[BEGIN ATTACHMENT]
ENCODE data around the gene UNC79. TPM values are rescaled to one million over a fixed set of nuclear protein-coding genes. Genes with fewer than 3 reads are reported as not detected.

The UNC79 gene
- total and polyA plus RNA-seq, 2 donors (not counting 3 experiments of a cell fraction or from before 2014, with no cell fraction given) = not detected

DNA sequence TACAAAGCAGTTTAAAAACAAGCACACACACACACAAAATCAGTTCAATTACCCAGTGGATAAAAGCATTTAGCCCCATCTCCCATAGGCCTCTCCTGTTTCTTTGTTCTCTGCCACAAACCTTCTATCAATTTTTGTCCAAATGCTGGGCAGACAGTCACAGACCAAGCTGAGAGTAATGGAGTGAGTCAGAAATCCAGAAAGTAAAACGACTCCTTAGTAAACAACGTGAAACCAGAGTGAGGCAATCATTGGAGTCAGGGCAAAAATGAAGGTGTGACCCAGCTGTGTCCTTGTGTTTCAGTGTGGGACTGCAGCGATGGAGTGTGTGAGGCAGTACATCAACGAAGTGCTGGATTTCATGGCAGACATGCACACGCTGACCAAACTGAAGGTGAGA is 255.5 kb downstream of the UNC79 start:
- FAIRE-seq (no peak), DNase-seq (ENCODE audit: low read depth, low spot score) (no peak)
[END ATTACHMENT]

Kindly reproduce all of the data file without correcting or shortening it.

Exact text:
ENCODE data around the gene UNC79. TPM values are rescaled to one million over a fixed set of nuclear protein-coding genes. Genes with fewer than 3 reads are reported as not detected.

The UNC79 gene
- total and polyA plus RNA-seq, 2 donors (not counting 3 experiments of a cell fraction or from before 2014, with no cell fraction given) = not detected

DNA sequence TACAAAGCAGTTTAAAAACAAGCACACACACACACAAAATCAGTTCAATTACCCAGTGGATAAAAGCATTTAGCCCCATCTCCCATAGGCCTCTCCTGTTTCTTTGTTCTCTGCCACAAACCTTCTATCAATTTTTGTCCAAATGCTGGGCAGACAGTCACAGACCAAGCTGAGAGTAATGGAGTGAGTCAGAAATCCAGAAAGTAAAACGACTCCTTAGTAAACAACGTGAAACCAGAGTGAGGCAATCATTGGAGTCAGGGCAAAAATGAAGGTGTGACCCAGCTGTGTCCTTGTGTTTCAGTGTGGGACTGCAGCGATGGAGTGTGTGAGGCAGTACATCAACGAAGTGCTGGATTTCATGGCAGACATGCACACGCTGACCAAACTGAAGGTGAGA is 255.5 kb downstream of the UNC79 start:
- FAIRE-seq (no peak), DNase-seq (ENCODE audit: low read depth, low spot score) (no peak)